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Super Bowl watch: Ravens lead 21-6 and other tweets from reporters on the ground

Published: Sunday, Feb. 3 2013 12:00 a.m. MST

We celebrate the game even as it takes a brutal toll on those who play it. Football is a hurt business, and the biggest cheers on Sunday will be for those who deliver the biggest hits.

So remember when you jump and down and holler and scream that former players, some of whom entertained us in Super Bowls past, are suffering in the worst possible ways because of the beating their brains took on the playing field.

That the NFL is finally waking up to the crisis is commendable. That it took this long is deplorable.

It's hard to comprehend, and it may be the ultimate paradox. But football itself could be the one thing that kills the NFL.

Read the full column here: http://bit.ly/YuGUA1

— Tim Dahlberg — http://twitter.com/timdahlberg

TEAMS ARRIVE AT SUPERDOME

The Baltimore Ravens and San Francisco 49ers have arrived at the Superdome.

The teams left their hotels in buses roughly 3½ before kickoff was scheduled Sunday.

(NOT) PLAYING FAVORITES

Jack and Jackie Harbaugh know where they'll be after the Super Bowl.

"There's going to be one winner and one (son) that's going to be totally disappointed," Jack Harbaugh said. "Our thoughts go to that one that will not experience the thrill of victory."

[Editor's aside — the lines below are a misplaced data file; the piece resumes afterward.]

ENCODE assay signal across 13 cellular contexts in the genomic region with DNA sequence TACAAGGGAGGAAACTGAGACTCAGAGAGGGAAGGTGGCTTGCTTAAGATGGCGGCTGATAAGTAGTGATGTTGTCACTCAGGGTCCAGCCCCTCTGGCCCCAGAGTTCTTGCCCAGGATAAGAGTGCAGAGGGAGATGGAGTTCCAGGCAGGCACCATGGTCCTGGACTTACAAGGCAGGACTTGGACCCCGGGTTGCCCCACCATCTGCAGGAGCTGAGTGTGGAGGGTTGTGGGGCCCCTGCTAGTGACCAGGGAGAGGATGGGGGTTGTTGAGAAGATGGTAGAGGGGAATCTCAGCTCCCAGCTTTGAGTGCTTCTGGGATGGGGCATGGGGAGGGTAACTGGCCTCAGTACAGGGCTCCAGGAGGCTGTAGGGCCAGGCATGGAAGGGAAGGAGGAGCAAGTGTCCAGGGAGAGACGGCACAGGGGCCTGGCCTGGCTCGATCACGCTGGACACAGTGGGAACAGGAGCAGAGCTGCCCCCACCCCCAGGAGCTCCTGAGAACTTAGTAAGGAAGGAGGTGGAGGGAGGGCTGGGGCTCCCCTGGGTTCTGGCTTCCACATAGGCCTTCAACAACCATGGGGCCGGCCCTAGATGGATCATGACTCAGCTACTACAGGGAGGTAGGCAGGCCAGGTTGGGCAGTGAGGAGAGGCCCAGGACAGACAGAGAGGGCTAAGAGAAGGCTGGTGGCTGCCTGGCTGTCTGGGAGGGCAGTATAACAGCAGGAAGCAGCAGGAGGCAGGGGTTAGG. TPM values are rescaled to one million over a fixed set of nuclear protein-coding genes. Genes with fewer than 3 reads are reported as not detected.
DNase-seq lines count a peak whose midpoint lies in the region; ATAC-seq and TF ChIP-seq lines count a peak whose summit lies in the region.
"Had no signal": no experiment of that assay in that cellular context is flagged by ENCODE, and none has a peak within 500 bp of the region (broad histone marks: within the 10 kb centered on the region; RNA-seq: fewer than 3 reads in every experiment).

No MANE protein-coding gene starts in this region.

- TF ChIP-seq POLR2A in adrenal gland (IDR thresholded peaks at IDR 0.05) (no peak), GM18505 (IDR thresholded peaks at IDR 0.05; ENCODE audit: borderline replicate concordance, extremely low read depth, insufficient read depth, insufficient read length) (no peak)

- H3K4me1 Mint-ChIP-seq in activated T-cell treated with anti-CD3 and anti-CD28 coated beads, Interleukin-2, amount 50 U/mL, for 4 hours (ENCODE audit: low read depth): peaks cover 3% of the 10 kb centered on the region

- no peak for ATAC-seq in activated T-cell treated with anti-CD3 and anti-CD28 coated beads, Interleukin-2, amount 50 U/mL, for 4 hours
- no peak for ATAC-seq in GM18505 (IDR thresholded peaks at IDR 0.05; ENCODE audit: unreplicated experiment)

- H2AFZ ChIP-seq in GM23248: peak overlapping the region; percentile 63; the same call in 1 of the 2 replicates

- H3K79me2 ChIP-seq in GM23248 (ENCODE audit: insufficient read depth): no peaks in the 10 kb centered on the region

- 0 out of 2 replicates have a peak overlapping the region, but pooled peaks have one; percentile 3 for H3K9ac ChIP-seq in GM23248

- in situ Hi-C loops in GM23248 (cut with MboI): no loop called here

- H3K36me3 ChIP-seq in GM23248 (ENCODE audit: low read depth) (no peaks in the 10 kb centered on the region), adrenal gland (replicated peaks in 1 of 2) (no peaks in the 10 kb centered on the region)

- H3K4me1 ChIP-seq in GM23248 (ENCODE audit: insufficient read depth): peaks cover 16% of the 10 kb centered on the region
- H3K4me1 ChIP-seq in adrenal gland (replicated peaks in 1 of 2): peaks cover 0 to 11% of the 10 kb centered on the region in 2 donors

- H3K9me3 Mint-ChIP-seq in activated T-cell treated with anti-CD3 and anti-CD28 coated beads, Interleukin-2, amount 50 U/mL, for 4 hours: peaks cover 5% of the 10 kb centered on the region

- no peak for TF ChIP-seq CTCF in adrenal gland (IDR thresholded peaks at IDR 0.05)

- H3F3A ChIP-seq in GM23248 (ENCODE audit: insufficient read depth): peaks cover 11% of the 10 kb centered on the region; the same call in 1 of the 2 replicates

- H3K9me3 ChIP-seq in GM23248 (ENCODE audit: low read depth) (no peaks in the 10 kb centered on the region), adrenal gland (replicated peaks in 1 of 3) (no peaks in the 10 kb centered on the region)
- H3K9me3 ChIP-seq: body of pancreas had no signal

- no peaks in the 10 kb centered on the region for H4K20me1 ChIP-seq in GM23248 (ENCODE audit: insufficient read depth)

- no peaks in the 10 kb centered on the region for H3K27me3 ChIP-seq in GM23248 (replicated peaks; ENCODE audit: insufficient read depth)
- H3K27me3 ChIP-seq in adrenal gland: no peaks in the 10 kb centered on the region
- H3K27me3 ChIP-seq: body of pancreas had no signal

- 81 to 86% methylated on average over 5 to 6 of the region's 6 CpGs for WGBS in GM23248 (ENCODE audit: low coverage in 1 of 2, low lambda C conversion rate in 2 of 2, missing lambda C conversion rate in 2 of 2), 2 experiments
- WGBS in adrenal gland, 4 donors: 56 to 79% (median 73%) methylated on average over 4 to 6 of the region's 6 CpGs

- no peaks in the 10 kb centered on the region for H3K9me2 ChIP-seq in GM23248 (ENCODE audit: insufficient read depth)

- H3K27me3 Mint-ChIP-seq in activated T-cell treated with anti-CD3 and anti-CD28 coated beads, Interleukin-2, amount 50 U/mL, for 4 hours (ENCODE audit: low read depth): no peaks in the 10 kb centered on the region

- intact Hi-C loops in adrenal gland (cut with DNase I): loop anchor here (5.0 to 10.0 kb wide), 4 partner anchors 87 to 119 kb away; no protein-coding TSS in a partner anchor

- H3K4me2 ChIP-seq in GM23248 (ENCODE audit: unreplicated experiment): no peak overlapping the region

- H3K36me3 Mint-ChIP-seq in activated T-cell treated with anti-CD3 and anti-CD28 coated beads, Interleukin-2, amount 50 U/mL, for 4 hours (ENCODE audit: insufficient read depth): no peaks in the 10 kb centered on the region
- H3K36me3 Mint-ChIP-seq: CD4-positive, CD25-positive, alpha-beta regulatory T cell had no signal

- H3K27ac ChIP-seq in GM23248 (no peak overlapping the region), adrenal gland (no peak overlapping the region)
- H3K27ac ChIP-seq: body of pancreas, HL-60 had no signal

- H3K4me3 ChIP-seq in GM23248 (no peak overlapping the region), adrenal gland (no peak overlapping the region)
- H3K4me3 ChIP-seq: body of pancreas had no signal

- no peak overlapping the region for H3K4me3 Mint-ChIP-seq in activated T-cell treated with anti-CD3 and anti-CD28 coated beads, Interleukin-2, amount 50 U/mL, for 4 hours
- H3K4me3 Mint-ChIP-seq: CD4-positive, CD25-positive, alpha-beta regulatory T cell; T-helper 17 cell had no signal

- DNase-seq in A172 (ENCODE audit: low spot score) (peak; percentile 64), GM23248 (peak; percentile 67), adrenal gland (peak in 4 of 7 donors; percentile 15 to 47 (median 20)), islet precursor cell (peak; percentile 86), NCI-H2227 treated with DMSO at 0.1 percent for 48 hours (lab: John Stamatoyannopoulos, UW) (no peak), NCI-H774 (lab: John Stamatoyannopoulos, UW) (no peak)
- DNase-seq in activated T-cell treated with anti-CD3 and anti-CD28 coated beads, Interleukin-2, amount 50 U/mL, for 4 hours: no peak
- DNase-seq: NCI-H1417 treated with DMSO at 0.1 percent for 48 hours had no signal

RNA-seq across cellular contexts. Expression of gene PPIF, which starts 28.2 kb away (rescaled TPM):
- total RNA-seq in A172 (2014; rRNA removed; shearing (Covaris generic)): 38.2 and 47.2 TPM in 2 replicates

With Baltimore Ravens coach John facing little brother Jim's San Francisco 49ers, the thrill of the NFL title game also puts Jack and Jackie in an awkward spot, knowing one son will celebrate the highlight of his career while the other will be absolutely gutted.

They got a "dry run" last season, when John's Ravens beat Jim's 49ers. On Thanksgiving Day.

"We opened the door to the Ravens locker room ... guys jumping up and down, the smile on John's face. They were just ecstatic," Jack Harbaugh said. "Then you realize that you're not needed here. So you walked across the hall to the 49ers locker room ... and finally saw Jim, all by himself in this room, just a table and a chair. He was still in his coaching outfit. His head was down in his hands and you looked into his eyes and you realized that this was where you're needed as a parent. Every single parent can identify with that.

"That thrill of victory and the agony of defeat. On Sunday night, we're going to experience both of those great emotions," Jack Harbaugh said.

— Nancy Armour — http://twitter.com/nrarmour

ADS BONANZA

With 30-second spots going for as much as $4 million this year, the Super Bowl is advertising's biggest stage. Companies that shell out that cash want the more than 111 million viewers expected to tune in to remember their spot come Monday.

Most advertisers have released their ads already, trying to get a head start on capturing the buzz on social networks.

But some companies are still planning big reveals, including M&Ms, Chrysler, Oreo and BlackBerry.

"What we see on the night of the game is really important," said Kelly O'Keefe, professor at a professor, creative brand management, at the Virginia Commonwealth University Brandcenter.

— Mae Anderson — http://twitter.com/maetron

GEARED UP FOR THE GAME

Any fan can show their love for their favorite player by wearing a jersey. Four Baltimore Ravens are doing it with entire outfits.

In addition to the heavy painted leather coats he and his fellow "Ravens Posse" members are wearing, Rick Bowlus (far left) has linebacker Ray Lewis' number and face painted on his jeans.

— Nancy Armour — http://twitter.com/nrarmour

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